This was originally supposed to be a half-district day out but then in July I realised that we’d been organising camp for the last six months and if that didn’t cover “work with others, carry out and take part in an event”, I don’t know what does. I looked back through the programme and noted down every evening we’d stayed behind after Guides to discuss another part of the camp – Pixie was doing her Going Away With licence and it’s also her first real Guide camp, and it’s my first camp where I’m actively a major part of planning it so we went over everything in a lot more detail than leaders might usually. That plus the parent meeting plus the introduction to tent-pitching for the girls plus getting the equipment and so on came to 12.5 hours and then the camp itself lasted 50. I thought about whether the nights should count. But you’re still on duty, you’re still getting up to yell at them for being noisy and you’re still listening out for any who are ill. Oh yes, the nights count. I definitely exceeded Bronze requirements of 10 hours, including an event lasting at least two hours.
I did my Archery GB Instructor Award! Now, admittedly, I’d booked this before I even joined the Trefoil but the actual thing happened after my start date. This is one of those things that Girlguiding offer to benefit the girls and I have run a couple of sessions now but mostly I did it for me. Same as I joined the Trefoil for me. Last week I celebrated (literally; my Rangers sprang a surprise party) ten years as a leader. A couple of years ago I realised everything was about the girls and the leaders aren’t necessarily getting much for themselves, which is why I started going to the walking weekends, to YOYO, to Try Inspire Qualify. I don’t think there’s anything in the world I’m more proud of than my archery qualification. 20 hours for skill, just at a squeak covered by the qualification weekend, topped up with my first ever teaching session. Now I have a certificate & a licence card & a bag full of archery games.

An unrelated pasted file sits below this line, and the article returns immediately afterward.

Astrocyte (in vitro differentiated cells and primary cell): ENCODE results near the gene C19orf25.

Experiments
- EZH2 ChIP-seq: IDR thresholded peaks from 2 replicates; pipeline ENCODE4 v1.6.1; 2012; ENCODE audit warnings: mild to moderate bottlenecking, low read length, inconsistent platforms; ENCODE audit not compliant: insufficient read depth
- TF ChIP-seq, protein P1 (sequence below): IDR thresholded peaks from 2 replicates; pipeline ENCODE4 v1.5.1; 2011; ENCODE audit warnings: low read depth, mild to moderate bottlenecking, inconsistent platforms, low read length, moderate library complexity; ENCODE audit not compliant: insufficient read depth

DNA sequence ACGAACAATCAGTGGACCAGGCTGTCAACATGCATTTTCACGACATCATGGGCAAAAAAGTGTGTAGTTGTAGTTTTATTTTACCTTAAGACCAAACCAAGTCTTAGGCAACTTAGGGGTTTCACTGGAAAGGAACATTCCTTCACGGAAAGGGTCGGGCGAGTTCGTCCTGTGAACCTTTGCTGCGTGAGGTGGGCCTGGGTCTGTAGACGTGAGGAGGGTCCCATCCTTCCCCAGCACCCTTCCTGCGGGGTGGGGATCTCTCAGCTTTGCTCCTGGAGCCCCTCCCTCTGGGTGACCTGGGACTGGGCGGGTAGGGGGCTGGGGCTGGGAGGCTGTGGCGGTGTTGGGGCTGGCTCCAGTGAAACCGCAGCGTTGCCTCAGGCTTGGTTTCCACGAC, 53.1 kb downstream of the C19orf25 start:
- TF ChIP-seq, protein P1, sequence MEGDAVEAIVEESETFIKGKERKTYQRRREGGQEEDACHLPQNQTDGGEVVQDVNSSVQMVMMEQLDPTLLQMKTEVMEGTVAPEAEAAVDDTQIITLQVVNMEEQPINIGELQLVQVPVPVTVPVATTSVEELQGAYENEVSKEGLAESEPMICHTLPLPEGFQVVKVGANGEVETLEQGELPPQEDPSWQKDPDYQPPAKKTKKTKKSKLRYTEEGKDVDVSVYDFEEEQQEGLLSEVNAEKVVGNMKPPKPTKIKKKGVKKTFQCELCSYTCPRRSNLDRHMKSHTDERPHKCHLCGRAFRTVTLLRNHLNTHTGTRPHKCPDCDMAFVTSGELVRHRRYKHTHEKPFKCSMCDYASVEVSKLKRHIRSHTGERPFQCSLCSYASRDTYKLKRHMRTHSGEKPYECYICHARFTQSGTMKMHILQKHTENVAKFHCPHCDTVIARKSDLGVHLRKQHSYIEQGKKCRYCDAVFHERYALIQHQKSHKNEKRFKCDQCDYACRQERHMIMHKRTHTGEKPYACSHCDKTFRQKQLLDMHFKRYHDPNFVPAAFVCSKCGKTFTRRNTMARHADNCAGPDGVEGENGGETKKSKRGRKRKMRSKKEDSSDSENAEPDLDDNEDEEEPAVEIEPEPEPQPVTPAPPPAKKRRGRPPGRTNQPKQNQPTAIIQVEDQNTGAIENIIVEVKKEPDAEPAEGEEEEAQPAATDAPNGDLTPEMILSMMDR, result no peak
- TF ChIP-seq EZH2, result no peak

Explore My World
This one is about getting out, or for the housebound, finding out. I went to Norway. I read, researched, booked. I explored Tromsø, I went to look for the Northern Lights, I snowshoed, I went reindeer-sledding, I went out to a bar until 2am and I made a quick trip into Oslo. 20 hours. And I didn’t count sleep-time for this one. My archery teacher signed off Skill, Pixie signed off the other three but this one was harder. Who can sign that you’d been to a place when you go on your own? Fortunately, I went out to that bar until 2am with an outdoors journalist of my acquaintance who signed it in Edinburgh (while looking a bit bewildered: if you read this, thank you! It means I got my book sent off two or three weeks earlier than I otherwise could!).
I need to write up the Norwegian lessons and the summer camp for my evidence folder. It’s not urgent because the verifier will take what’s written and signed in my record book but I want the evidence folder finished for its own sake.
And then I have to do it all over again for Silver but with double the hours for each. I’m volunteering with Brownies this term (possibly swapping them permanently for Guides…) and I’m going to polish up my Norwegian, which I haven’t touched since April, and I’m going to organise Thinking Day and do my own Going Away With licence.
But for now, I’m quite happy to have completed my Bronze.